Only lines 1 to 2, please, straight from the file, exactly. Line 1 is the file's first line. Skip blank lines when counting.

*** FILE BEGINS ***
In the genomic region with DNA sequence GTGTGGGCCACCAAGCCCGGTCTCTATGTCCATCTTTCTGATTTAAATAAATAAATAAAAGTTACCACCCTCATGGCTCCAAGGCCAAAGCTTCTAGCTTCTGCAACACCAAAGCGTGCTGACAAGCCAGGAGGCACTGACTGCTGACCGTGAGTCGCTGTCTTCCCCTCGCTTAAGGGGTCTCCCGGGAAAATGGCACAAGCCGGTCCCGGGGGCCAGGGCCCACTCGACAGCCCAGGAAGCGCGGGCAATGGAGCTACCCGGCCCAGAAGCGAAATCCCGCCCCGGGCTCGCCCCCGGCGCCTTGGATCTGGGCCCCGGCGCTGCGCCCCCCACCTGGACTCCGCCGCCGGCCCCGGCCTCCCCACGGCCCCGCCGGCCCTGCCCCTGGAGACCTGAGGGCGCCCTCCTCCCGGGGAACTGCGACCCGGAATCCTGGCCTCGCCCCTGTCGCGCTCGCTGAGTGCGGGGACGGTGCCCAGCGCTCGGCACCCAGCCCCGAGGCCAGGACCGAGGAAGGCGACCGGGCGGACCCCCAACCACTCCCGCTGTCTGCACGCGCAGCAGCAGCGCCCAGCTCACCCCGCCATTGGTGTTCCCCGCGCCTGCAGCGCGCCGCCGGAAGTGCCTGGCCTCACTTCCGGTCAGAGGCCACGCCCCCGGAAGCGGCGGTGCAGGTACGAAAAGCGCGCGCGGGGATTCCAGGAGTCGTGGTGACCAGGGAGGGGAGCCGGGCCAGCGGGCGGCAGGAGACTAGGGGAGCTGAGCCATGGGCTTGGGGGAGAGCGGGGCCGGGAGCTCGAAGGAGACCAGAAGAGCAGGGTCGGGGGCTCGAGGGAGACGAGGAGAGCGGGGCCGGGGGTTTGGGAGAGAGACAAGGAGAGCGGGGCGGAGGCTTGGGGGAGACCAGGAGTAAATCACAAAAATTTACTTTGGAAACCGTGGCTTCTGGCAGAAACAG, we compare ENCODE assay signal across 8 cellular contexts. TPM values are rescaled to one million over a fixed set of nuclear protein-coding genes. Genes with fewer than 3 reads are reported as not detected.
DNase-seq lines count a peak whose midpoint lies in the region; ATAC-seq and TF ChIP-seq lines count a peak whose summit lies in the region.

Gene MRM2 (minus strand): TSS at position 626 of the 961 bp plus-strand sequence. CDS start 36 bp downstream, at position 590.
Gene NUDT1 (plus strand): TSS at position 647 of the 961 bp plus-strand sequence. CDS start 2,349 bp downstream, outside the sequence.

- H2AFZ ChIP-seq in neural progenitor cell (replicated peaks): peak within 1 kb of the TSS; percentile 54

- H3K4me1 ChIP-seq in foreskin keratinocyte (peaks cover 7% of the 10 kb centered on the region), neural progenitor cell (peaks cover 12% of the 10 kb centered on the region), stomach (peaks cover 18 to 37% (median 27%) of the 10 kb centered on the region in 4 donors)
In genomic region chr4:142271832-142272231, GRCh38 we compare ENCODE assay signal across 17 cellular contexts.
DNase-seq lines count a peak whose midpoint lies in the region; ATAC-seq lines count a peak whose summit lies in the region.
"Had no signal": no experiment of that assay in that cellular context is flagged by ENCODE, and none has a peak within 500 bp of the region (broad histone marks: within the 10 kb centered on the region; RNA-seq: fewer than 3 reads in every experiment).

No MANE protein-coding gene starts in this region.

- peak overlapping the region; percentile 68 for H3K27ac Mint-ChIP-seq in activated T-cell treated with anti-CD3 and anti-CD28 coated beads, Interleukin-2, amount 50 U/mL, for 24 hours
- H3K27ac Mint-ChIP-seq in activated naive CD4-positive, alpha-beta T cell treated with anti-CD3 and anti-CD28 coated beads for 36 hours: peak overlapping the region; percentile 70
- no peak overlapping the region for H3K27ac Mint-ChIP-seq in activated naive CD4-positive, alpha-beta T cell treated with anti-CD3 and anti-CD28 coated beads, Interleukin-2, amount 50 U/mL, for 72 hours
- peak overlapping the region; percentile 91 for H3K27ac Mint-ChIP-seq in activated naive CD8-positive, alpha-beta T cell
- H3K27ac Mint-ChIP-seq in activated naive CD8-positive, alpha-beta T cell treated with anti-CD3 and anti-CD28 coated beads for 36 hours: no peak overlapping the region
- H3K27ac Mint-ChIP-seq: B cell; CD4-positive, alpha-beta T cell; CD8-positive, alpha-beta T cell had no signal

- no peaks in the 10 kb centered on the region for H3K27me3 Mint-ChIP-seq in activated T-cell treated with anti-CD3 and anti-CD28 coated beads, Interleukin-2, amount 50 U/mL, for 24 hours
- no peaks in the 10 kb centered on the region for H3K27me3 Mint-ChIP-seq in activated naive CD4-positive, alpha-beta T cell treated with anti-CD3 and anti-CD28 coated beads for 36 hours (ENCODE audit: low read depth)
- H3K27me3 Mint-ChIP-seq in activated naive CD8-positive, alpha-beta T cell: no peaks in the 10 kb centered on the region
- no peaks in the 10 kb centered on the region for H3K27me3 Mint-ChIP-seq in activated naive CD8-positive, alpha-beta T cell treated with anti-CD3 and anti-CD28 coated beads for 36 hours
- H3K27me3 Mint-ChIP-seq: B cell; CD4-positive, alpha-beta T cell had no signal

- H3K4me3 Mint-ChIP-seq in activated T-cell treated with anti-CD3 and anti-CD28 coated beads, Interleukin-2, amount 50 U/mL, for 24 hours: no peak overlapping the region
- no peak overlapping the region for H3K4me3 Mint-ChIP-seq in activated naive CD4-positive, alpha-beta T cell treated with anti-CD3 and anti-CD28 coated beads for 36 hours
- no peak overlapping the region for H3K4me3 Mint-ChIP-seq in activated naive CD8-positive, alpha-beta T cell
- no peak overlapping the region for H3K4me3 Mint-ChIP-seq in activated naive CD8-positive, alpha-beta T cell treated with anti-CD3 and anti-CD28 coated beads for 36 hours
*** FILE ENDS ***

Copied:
In the genomic region with DNA sequence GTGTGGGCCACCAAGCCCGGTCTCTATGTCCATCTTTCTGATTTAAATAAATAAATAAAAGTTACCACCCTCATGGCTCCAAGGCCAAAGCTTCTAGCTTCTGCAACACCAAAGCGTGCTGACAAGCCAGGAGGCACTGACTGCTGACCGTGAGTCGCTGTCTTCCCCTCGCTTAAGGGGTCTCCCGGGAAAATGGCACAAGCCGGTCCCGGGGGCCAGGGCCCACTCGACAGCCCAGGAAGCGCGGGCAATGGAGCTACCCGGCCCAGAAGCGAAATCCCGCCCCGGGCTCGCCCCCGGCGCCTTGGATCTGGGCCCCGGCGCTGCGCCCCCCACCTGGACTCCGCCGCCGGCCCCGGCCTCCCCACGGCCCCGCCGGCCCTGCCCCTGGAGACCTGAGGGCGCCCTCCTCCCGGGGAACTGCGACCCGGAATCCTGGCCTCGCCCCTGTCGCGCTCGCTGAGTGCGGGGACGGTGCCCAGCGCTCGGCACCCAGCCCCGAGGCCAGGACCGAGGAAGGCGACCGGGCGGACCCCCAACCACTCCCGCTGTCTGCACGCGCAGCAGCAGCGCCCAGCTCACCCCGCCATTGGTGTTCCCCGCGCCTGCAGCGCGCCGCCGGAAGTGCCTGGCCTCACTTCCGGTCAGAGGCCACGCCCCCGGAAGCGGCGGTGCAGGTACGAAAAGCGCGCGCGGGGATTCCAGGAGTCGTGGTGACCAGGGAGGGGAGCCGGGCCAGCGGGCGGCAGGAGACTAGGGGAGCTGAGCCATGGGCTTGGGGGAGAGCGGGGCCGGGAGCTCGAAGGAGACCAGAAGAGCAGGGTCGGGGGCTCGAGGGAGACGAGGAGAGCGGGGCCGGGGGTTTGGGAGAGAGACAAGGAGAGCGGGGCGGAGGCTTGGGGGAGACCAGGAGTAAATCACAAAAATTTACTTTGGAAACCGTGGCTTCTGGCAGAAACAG, we compare ENCODE assay signal across 8 cellular contexts. TPM values are rescaled to one million over a fixed set of nuclear protein-coding genes. Genes with fewer than 3 reads are reported as not detected.
DNase-seq lines count a peak whose midpoint lies in the region; ATAC-seq and TF ChIP-seq lines count a peak whose summit lies in the region.